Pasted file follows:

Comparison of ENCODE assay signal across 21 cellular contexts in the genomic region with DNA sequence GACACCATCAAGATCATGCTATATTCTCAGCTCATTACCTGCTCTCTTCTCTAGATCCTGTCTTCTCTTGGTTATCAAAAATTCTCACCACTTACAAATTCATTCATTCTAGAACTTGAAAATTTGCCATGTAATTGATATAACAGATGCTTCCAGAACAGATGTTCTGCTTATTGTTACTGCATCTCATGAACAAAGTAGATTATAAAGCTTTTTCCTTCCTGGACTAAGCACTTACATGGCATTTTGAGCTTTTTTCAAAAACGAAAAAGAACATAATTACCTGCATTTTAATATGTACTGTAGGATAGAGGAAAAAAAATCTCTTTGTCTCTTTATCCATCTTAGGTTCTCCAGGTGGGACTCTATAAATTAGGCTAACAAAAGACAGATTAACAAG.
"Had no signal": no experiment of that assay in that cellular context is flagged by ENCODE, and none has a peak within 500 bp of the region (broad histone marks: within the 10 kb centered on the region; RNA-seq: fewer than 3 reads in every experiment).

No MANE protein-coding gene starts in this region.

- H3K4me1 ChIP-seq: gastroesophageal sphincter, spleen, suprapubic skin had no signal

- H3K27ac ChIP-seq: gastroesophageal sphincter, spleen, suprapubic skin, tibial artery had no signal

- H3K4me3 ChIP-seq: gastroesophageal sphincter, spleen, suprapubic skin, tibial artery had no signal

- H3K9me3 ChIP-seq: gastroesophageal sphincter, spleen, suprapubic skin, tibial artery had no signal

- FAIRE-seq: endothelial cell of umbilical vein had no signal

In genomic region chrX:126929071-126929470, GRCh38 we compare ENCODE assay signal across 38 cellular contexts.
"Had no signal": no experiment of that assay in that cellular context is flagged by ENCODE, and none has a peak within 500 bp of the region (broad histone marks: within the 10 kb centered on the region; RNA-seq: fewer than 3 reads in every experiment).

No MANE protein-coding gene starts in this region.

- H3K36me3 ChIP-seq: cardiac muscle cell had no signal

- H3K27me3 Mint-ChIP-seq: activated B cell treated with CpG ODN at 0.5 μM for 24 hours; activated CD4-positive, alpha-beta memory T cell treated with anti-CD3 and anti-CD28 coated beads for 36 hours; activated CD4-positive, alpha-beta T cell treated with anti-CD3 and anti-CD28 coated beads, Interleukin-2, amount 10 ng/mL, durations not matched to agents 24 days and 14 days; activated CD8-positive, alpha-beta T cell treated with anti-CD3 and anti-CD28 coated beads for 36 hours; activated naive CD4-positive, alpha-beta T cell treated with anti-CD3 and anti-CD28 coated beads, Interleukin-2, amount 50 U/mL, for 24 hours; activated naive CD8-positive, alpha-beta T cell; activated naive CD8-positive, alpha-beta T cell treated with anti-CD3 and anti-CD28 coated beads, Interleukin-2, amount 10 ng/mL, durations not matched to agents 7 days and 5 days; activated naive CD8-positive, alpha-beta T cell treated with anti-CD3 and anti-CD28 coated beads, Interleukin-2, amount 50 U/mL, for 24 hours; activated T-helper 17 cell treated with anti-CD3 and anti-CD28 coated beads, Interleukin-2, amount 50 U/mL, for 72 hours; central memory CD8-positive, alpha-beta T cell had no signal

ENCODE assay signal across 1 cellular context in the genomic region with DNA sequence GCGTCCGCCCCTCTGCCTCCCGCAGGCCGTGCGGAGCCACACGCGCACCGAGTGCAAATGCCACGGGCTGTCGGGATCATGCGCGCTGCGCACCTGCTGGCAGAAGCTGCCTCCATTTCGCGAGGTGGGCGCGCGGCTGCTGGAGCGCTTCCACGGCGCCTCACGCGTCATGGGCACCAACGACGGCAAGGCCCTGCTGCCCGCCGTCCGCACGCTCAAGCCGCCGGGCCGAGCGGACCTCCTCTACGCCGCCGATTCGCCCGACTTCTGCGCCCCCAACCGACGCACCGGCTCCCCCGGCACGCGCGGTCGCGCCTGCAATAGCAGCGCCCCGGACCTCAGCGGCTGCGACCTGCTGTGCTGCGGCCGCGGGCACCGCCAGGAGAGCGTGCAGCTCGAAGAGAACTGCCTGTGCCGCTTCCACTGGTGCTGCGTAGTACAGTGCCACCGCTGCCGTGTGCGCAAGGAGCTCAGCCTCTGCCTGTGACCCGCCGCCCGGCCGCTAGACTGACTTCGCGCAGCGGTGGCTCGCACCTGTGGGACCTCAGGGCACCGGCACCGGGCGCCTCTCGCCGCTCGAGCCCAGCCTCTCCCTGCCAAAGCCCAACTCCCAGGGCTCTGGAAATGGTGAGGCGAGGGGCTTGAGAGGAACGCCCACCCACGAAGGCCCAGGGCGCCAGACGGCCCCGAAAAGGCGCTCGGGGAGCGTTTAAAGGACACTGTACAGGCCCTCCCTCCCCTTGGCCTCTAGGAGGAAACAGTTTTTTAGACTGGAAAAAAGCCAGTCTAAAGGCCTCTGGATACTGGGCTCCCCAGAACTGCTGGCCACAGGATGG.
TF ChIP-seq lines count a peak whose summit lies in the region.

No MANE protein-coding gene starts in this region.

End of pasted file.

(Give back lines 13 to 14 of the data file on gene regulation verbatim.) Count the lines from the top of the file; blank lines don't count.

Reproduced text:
- H3K27me3 Mint-ChIP-seq: activated B cell treated with CpG ODN at 0.5 μM for 24 hours; activated CD4-positive, alpha-beta memory T cell treated with anti-CD3 and anti-CD28 coated beads for 36 hours; activated CD4-positive, alpha-beta T cell treated with anti-CD3 and anti-CD28 coated beads, Interleukin-2, amount 10 ng/mL, durations not matched to agents 24 days and 14 days; activated CD8-positive, alpha-beta T cell treated with anti-CD3 and anti-CD28 coated beads for 36 hours; activated naive CD4-positive, alpha-beta T cell treated with anti-CD3 and anti-CD28 coated beads, Interleukin-2, amount 50 U/mL, for 24 hours; activated naive CD8-positive, alpha-beta T cell; activated naive CD8-positive, alpha-beta T cell treated with anti-CD3 and anti-CD28 coated beads, Interleukin-2, amount 10 ng/mL, durations not matched to agents 7 days and 5 days; activated naive CD8-positive, alpha-beta T cell treated with anti-CD3 and anti-CD28 coated beads, Interleukin-2, amount 50 U/mL, for 24 hours; activated T-helper 17 cell treated with anti-CD3 and anti-CD28 coated beads, Interleukin-2, amount 50 U/mL, for 72 hours; central memory CD8-positive, alpha-beta T cell had no signal

ENCODE assay signal across 1 cellular context in the genomic region with DNA sequence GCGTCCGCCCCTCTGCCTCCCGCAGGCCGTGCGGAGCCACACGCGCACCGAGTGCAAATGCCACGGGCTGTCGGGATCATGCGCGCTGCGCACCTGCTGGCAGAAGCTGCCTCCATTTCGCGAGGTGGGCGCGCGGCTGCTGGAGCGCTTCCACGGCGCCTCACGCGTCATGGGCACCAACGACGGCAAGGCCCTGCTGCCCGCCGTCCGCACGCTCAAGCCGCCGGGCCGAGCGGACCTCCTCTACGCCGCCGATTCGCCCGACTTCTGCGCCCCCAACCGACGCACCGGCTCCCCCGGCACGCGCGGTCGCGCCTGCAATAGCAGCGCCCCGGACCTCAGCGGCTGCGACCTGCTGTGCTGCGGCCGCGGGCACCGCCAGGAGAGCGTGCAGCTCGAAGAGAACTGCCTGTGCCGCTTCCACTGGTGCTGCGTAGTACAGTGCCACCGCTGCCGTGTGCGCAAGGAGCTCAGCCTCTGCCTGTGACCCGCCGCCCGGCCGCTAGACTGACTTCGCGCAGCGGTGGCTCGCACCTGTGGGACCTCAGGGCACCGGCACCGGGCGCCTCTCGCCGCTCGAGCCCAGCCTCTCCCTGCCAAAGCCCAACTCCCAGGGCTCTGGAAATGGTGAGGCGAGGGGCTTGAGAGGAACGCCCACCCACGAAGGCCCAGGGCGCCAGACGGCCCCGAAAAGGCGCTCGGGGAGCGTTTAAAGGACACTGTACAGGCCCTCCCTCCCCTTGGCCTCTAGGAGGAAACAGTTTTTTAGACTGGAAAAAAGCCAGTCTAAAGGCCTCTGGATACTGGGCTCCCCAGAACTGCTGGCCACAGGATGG.